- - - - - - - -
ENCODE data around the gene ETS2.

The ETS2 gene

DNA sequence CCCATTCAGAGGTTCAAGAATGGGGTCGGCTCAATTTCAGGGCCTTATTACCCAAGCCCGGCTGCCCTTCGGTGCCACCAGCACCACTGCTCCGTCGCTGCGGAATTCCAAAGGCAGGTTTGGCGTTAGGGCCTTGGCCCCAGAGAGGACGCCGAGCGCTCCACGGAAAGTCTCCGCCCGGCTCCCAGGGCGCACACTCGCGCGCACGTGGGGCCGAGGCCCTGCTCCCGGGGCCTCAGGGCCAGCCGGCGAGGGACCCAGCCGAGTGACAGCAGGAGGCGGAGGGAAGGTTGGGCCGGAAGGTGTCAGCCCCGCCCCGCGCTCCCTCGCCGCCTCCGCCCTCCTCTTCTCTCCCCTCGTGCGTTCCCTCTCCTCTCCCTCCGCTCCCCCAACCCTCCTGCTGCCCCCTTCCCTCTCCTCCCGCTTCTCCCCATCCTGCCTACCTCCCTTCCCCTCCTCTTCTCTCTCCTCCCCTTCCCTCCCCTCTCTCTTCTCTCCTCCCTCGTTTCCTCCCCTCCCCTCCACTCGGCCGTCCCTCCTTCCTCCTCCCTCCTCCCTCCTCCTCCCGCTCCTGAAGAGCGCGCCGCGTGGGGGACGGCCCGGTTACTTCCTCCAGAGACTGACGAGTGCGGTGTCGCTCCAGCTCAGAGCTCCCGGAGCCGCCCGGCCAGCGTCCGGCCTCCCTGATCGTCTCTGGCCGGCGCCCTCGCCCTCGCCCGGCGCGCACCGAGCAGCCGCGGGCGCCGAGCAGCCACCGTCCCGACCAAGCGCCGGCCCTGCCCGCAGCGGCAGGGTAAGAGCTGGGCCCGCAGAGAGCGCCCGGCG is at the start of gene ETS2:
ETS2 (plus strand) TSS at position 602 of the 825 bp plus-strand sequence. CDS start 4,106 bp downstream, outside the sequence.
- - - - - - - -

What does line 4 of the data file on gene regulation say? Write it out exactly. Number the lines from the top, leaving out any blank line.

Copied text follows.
ETS2 (plus strand) TSS at position 602 of the 825 bp plus-strand sequence. CDS start 4,106 bp downstream, outside the sequence.